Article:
Professor Tim Colmer (BSc. Agric. 1A Hons, UWA; PhD, UC Davis) is a plant physiologist in the School of Agriculture and Environment, Faculty of Science, UWA. His research focus is flooding and salinity tolerance in crops, forages and halophytes. Cellular to eco-physiological processes are studied to achieve an understanding of whole plant adaptation. Flooding research includes anoxia tolerance, internal aeration (aerenchyma and root radial oxygen loss) and underwater photosynthesis. Salinity research is on organic solutes and tissue ion (Na, K, Cl) regulation. Collaborative, multi-disciplinary research involves PhD students and Local, National and International partners. He has supervised 6 postdocs, 32 PhD, 2 MSc and 34 Honours project students. He has served as Faculty Associate Dean for Teaching & Learning (2005-2007), Head of School (2013-15), President of the Australian Society of Plant Scientists (2013-14), Australasian Editor for Annals of Botany (2001-present), and Handling Editor for Journal of Experimental Botany (2011-present).
- ASPS Peter Goldacre Award Lecturer: Jonathan Plett
Dr Plett, a Lecturer at Western Sydney University, is a pioneer in decoding the genetic basis enabling plants to form symbiotic relationships with beneficial rather than pathogenic microbes. Mycorrhizal fungi are among the most important microbes that form beneficial symbiotic interactions and are essential for sustainability and productivity of plant life in natural and managed ecosystems world-wide. Outcomes of this research are important for screening new tree and crop lines to find the ‘sweet spot’ in immune defence that enables plants to maximise benefits from mycorrhizal fungi without compromising disease resistance. These results will result in more productive tree plantations and better food security in crops.
International Plenary Speakers
- Christof Englert
Leibniz Institute on Aging – Fritz Lipmann Institute (FLI) and University of Jena,
Christoph Englert received his PhD from the Max Planck Institute for Biochemistry in Munich and carried out his postdoctoral training in the lab of Dr. Daniel Haber at Massachusetts General Hospital. Returning to Germany, he became a junior group leader in Karlsruhe in 1996 and in 2002 Associate Professor of Physiological Chemistry at the University of Würzburg. Since 2004 he has been a Full Professor at the University of Jena and is also a senior group leader at the Leibniz Institute on Aging – Fritz Lipmann Institute (FLI). Starting in 2004 he, together with two colleagues, has established the short-lived African killifish Nothobranchius furzeri as a new model for age research. Currently, a number of projects in his lab utilize N. furzeri, allowing the investigation of the age-dependency of regeneration as well as the genetic basis of aging. Work on Nothobranchius at FLI has recently culminated in the high-ranking publication of its genome, which provided a number of novel insights into the biology of aging.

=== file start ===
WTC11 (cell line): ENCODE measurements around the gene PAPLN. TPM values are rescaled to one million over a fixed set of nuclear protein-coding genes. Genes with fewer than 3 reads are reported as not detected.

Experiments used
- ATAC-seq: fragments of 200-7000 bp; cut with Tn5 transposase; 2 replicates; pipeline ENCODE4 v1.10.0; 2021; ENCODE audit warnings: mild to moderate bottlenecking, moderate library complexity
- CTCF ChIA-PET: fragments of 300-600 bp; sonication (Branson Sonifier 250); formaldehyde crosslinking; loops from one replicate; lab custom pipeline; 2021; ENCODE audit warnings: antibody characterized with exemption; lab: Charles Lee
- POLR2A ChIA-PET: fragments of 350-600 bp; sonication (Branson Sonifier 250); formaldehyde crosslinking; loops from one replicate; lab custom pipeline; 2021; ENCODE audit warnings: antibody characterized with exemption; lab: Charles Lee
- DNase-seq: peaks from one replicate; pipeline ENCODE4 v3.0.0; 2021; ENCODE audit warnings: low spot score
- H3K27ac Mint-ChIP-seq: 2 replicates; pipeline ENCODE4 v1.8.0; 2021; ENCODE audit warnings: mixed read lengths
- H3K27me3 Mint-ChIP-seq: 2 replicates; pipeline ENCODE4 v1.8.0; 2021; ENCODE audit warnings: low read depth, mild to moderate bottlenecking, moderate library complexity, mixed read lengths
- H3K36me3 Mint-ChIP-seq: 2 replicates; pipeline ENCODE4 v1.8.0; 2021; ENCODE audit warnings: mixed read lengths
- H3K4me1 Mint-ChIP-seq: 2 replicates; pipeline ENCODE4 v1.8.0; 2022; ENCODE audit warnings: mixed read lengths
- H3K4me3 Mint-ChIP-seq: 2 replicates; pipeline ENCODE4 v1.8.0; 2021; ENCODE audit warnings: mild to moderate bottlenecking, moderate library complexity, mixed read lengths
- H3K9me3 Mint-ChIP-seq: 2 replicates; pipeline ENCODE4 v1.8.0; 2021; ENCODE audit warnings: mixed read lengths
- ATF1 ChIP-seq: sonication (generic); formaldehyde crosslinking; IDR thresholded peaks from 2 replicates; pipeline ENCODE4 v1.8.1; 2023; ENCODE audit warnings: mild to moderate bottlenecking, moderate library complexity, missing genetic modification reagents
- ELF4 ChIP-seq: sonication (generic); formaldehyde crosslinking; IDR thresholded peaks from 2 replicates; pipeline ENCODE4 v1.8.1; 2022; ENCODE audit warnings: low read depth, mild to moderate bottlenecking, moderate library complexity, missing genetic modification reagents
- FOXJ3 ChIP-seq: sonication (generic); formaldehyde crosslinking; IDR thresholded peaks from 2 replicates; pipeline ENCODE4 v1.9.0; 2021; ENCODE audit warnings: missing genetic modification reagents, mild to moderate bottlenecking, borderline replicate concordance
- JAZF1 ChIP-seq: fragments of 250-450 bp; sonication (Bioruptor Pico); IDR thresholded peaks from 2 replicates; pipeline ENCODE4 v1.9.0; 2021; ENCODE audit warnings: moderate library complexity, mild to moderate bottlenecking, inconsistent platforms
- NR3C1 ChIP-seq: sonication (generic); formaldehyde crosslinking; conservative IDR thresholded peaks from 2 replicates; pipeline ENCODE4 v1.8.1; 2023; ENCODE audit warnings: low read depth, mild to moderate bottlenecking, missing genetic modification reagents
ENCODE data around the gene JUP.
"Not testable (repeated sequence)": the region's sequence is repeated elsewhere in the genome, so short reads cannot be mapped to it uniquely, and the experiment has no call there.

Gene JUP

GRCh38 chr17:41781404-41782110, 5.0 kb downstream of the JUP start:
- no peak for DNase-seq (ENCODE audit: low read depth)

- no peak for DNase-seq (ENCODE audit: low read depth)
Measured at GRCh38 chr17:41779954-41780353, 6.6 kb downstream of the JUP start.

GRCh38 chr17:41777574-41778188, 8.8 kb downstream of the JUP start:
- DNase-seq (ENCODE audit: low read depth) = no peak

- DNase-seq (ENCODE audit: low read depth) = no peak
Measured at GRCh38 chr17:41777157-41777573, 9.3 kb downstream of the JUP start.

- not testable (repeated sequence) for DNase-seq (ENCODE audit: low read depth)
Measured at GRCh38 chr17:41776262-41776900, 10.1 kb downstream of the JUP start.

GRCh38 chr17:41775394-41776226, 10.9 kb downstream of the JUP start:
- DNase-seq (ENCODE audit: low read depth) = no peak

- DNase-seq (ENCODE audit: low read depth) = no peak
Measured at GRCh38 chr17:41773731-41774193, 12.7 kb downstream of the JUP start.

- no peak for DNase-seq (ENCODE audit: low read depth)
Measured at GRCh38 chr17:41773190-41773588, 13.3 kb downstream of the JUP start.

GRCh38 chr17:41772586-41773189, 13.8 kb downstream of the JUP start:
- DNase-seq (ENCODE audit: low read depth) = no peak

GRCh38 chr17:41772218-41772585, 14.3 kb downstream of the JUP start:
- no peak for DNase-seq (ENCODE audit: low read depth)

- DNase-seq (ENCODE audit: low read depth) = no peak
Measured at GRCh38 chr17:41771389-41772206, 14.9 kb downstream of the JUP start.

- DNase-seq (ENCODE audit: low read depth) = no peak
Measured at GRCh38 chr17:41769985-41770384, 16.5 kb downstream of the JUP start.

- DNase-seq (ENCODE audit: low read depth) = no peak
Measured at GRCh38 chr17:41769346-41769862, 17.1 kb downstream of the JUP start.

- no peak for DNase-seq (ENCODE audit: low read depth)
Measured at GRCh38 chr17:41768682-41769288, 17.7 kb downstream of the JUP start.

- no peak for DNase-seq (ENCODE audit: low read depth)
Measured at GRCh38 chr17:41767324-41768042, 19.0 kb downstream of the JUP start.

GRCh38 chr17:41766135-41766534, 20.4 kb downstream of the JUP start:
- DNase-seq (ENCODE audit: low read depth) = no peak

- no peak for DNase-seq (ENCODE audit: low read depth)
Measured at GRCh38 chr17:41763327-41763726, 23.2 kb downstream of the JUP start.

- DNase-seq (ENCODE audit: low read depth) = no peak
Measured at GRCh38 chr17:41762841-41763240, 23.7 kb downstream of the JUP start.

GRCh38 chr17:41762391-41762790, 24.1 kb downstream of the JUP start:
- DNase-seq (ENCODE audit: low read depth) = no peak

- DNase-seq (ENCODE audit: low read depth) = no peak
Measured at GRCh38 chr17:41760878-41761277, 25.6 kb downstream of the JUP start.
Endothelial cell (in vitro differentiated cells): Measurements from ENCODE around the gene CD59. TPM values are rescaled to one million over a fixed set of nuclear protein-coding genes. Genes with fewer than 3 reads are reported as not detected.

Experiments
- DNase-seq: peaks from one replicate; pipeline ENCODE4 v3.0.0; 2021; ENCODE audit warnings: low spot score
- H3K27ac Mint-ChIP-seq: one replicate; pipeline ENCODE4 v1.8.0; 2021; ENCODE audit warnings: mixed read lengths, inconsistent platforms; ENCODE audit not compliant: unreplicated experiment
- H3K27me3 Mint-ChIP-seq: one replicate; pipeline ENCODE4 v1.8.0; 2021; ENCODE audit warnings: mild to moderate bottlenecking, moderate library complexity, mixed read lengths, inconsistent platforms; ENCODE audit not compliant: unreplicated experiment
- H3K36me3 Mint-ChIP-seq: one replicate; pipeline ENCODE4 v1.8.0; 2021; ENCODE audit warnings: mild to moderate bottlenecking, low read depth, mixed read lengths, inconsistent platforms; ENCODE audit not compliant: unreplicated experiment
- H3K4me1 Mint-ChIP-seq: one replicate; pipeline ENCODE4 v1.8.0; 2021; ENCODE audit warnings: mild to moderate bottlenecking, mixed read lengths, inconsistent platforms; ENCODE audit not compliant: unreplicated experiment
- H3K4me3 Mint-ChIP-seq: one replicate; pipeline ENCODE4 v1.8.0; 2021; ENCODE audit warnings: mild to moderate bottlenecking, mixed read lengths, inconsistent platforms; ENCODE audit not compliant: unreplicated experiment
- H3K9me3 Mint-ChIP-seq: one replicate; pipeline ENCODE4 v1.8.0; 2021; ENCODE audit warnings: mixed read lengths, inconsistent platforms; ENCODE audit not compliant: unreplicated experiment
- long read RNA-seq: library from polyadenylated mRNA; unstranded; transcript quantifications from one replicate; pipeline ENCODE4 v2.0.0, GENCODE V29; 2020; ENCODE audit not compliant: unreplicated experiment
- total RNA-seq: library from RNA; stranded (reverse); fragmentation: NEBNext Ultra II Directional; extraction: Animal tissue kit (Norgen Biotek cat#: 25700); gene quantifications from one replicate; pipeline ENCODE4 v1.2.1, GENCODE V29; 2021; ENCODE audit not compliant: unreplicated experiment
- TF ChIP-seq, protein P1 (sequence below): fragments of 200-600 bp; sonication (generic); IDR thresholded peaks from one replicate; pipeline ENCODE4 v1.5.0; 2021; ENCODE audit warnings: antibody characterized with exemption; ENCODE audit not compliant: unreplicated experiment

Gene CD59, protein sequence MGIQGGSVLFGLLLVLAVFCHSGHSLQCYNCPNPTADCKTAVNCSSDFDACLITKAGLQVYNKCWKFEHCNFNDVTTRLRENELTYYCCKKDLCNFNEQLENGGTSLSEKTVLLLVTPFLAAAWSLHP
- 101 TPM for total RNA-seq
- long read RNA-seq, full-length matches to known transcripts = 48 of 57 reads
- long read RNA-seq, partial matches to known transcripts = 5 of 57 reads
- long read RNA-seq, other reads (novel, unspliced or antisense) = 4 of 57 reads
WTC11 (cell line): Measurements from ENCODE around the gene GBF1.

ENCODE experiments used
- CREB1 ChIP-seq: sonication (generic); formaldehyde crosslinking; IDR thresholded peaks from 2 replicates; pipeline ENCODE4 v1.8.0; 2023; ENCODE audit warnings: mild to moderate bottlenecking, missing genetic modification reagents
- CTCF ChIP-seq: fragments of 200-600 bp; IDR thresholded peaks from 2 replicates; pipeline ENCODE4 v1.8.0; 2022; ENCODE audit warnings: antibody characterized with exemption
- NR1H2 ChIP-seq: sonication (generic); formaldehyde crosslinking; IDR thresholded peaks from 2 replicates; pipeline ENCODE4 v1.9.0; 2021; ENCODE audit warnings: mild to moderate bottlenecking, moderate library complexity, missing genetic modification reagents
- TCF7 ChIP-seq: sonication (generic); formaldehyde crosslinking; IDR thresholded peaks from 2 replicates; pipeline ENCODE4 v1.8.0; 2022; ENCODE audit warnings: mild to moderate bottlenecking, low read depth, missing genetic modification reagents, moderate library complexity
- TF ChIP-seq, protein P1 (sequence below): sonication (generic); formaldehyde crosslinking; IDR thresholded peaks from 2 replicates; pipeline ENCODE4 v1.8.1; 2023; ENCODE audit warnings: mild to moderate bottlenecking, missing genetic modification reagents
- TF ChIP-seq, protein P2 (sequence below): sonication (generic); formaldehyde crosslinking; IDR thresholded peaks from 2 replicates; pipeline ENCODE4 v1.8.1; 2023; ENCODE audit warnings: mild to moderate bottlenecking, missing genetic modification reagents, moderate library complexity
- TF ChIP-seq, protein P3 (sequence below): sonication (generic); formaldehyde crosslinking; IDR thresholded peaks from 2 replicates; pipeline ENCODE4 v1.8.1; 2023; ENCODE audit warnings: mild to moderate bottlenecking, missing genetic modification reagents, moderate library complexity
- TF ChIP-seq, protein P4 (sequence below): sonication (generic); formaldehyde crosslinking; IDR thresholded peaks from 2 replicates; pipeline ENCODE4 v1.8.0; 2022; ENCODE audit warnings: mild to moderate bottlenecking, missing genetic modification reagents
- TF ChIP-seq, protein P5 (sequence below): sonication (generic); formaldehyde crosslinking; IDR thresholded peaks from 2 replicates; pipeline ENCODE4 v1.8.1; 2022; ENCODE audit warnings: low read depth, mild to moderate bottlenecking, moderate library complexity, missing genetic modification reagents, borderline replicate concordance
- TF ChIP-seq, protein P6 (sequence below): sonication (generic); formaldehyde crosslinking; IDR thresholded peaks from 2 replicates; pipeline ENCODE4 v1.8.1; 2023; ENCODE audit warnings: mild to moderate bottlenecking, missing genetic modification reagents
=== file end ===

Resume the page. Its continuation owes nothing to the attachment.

- Manel Esteller IDIBELL, Barcelona, Spain
Manel Esteller graduated in Medicine from the Universidad de Barcelona in 1992, where he also obtained his Ph.D. degree specialising in molecular genetics of endometrial carcinoma, in 1996. He was an Invited Researcher at the School of Biological and Medical Sciences at the University of St. Andrews, (Scotland, UK) during which time his research interests focused on the molecular genetics of inherited breast cancer. From 1997 to 2001, Esteller was a Postdoctoral Fellow and a Research Associate at the Johns Hopkins University and School of Medicine, (Baltimore, USA) where he studied DNA methylation and human cancer. His work was decisive in establishing promoter hypermethylation of tumour suppressor genes as a common hallmark of all human tumours. From 2001 to 2008 Manel Esteller was the Leader of the CNIO Cancer Epigenetics Laboratory in Madrid, where his principal area of research were the alterations in DNA methylation, histone modifications and chromatin in human cancer. Since October 2008, Dr Esteller is the Director of the Cancer Epigenetics and Biology Program (PEBC) of the Bellvitge Institute for Biomedical Research (IDIBELL) in Barcelona, Professor of Genetics in the School of Medicine of the University of Barcelona, and an ICREA Research Professor. Author of more than four-hundred manuscripts in the biomedical field, many of them as Highly Cited articles, he also serves as associated editor for several journals and he has been the recipient, among others, of the Carcinogenesis Award (2005), Swiss Bridge Award (2006), DEbiopharm-EPFL Award (2009), Dr. Josef Steiner Cancer Research Award (2009), World Health Summit Award (2010), the European Research Council Advanced Grant (2014), National Award in Oncology (2014) and the International Award of Catalonia (2016). His current research is devoted to the establishment of the epigenome maps of normal and transformed cells, the study of the interactions between epigenetic modifications and non-coding RNAs, and the development of new epigenetic drugs for cancer therapy.